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How to turn conflict into ‘productive challenge’

Staff conflict is usually a much-dreaded scenario in the workplace and something that many people avoid at all costs. However, fear of conflict can be a problem in itself – so much so that it is described as one of the five workplace ‘dysfunctions’ by leadership guru Patrick Lencioni in his bestselling book, ‘Five dysfunctions of a team’.

‘Conflict is a fact of life’, says People Puzzles HR Director Jude Owens. ‘When you interact with people, at some point it is inevitable.’ Jude believes that while conflict is often perceived as negative, it can be a driver for positive change. ‘I sometimes call it productive challenge,’ she says. ‘Sometimes all you are doing is challenging.’

Jude refers to a Conflict Management tool that People Puzzles HR Directors sometimes utilise when dealing with clashes in the workplace. The EverythingDISC Productive Conflict behavioural assessment provides a way of exploring behaviour in conflict situations. It’s part of a suite of psychometric tools designed to get teams of people talking about their strengths and weaknesses, as well as helping them find out what makes each other tick.

‘Conflict happens often in organisations, particularly at senior level,’ Jude says. ‘People will often have a different approach because we’re all different! So it helps to have honest and constructive conflict.’ Jude adds that conflict is often triggered by change – for example if a new team is formed, or a well-established team undergoes seismic changes.

The Productive Conflict tool comprises a questionnaire that participants complete to help them explore how they respond to high-pressure situations. ‘The first part is understanding your natural style and how that might change in conflict,’ says Jude. ‘Under pressure we behave differently. This questionnaire helps you understand what your pressure situations are, what your behavior will be like and where the trigger points are.’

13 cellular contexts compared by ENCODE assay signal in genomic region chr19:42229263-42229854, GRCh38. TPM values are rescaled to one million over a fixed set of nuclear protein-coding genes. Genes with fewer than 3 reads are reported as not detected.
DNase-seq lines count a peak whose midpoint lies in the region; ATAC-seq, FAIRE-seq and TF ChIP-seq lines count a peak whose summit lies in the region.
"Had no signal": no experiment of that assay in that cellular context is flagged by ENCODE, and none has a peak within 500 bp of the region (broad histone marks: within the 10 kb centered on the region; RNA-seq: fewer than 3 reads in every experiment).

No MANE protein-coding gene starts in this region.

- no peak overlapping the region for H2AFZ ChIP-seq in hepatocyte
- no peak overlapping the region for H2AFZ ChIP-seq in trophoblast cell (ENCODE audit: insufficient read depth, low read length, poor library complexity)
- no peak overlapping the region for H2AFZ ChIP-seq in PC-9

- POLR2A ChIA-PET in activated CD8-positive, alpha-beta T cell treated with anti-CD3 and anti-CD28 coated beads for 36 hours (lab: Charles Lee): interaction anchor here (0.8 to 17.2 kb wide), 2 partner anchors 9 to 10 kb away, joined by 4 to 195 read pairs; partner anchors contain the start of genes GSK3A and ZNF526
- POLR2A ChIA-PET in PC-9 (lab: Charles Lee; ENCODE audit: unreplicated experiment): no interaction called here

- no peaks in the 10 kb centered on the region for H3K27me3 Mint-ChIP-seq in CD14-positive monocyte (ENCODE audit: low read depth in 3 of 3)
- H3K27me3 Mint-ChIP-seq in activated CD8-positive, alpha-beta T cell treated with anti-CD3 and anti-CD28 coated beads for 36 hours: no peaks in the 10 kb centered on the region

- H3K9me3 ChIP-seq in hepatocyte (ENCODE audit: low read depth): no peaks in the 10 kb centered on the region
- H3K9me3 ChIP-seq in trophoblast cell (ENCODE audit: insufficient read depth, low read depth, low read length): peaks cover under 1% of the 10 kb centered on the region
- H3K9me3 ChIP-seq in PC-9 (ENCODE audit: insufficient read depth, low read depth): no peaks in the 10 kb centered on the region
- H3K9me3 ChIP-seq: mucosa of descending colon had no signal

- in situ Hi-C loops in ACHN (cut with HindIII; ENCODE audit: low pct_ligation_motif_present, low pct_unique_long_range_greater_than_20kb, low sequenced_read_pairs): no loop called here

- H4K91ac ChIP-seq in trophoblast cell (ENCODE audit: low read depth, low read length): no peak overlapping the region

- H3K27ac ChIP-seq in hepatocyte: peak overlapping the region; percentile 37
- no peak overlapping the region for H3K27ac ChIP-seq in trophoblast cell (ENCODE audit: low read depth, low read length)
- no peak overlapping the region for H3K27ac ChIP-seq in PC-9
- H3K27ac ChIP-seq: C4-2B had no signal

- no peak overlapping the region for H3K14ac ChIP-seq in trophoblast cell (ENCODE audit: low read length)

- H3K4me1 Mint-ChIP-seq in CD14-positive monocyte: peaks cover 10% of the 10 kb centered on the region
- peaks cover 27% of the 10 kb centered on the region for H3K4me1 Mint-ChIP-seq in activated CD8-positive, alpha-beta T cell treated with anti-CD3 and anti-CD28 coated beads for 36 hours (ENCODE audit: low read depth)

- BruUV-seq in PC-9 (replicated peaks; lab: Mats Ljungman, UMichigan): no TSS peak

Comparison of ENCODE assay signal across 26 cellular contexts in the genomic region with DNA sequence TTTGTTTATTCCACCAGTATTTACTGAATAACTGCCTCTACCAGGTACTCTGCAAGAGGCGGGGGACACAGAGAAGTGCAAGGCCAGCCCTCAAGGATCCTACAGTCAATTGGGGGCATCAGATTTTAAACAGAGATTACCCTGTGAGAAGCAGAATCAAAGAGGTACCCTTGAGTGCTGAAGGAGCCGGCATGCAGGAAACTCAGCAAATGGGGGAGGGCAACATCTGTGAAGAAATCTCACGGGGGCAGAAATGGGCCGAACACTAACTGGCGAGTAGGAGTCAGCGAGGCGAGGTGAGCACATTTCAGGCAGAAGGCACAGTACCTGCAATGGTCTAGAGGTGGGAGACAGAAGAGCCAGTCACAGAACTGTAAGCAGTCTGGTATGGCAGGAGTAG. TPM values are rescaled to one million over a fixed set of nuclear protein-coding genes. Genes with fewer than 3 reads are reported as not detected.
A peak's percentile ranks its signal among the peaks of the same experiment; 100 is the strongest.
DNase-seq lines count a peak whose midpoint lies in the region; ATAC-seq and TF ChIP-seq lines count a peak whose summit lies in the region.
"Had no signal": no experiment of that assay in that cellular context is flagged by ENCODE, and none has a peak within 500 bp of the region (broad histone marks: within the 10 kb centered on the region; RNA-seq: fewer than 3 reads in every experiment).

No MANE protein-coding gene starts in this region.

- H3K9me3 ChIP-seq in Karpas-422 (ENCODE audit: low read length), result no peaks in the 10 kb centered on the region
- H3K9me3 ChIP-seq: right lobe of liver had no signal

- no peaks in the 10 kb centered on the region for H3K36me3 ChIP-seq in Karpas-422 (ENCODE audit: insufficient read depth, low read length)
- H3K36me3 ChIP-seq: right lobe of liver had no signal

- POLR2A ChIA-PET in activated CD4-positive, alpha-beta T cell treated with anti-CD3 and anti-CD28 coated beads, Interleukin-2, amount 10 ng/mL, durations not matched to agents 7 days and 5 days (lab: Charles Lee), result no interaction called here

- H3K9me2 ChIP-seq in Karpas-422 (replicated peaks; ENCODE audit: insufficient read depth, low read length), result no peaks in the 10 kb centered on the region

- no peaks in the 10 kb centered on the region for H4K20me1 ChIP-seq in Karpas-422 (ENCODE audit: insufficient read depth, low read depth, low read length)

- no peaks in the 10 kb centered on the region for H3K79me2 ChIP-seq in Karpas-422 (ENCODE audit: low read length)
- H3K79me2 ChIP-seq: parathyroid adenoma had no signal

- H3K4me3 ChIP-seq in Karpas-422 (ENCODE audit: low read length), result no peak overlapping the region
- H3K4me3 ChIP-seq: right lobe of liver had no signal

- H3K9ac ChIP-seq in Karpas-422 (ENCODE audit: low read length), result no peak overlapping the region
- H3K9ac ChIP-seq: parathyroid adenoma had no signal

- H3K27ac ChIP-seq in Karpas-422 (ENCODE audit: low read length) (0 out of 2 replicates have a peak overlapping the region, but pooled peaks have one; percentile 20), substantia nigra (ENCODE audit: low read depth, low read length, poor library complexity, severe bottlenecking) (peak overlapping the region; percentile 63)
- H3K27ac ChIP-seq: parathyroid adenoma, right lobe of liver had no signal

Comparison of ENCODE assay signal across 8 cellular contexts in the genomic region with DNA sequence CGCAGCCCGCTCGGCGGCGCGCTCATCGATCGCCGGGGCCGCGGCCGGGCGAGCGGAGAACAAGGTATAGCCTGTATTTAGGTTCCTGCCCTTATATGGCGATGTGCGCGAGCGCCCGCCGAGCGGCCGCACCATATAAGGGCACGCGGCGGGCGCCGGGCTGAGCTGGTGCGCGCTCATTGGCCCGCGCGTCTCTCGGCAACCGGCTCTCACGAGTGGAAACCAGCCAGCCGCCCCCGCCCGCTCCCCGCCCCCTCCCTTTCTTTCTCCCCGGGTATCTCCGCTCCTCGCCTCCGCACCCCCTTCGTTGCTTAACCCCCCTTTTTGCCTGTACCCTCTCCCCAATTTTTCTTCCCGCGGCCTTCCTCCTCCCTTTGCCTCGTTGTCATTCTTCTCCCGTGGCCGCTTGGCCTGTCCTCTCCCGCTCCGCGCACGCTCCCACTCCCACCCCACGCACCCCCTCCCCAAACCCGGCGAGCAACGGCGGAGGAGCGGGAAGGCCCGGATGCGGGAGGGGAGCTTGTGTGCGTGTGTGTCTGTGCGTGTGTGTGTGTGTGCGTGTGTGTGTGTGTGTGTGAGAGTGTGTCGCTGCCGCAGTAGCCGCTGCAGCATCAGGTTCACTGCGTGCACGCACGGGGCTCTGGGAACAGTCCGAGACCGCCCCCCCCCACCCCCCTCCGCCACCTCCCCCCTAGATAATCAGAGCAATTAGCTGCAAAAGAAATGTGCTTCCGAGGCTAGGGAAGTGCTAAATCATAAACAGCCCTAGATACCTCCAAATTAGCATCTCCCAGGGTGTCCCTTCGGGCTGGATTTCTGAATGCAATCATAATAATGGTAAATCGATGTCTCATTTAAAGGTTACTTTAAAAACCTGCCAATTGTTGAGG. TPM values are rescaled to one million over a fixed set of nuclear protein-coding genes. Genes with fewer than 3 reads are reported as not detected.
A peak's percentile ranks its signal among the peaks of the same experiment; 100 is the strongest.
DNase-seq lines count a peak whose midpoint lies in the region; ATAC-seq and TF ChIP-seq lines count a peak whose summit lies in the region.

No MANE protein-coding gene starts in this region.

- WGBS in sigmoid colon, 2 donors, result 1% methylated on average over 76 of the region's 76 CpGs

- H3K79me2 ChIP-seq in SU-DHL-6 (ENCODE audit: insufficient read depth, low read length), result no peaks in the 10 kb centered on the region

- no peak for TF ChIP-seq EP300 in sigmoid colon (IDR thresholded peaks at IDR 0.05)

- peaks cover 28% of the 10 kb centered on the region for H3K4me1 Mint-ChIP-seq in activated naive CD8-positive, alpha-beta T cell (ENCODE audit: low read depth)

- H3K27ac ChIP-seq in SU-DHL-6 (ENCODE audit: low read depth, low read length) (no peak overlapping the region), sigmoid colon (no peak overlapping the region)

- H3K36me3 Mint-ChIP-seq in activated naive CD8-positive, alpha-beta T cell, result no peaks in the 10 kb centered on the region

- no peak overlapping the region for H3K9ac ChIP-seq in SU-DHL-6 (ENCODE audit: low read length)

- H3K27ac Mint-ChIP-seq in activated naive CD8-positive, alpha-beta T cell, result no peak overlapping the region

The questionnaire is usually followed up with a group coaching session run by a practitioner who is knowledgeable in DiSC theory, to help prompt discussions between individuals and help them understand each other’s communication style. ‘Understanding our communication style is very important,’ says Jude. ‘It enables you to say to others, “when you do X, this is what it does to me and as a consequence I stop listening to you. Please do Y instead.”’

Buy-in from all the participants, especially the CEO or MD, is essential for the sessions to be productive. ‘It’s about encouraging the team to work collaboratively and openly together,’ explains Jude. ‘It’s about the organisation not the individual. If I make a recommendation to use a tool like this, we would facilitate it but ultimately the CEO would be the person championing it so there is no excuse for not doing it.’

Jude recommends revisiting the exercise once a month rather than as a one-off. ‘The value is being able to come back and talk about how you’ve used it in a real life situation,’ she says.

The ultimate aim is to help teams work more collaboratively and utilise the different skills of the people you have without conflict getting in the way. ‘Done well, you do see a fairly immediate impact on the team – and their teams below them as well,’ says Jude. ‘It can effectively change the organisational culture and help people to personally grow.’

If you’d like to turn your conflict situations into productive challenge, contact hello@peoplepuzzles.co.uk or call us on 0808 164 5826.

What is DiSC?

The theory behind DiSC centres around four different personality traits: Dominance (D), Influence (I), Steadiness (S), and Conscientiousness (C). It’s used to help individuals better understand how their peers might take a different approach to their work and respond differently to situations if they are strong in certain traits.

Jude Owens
Jude Ownes, HR Director.

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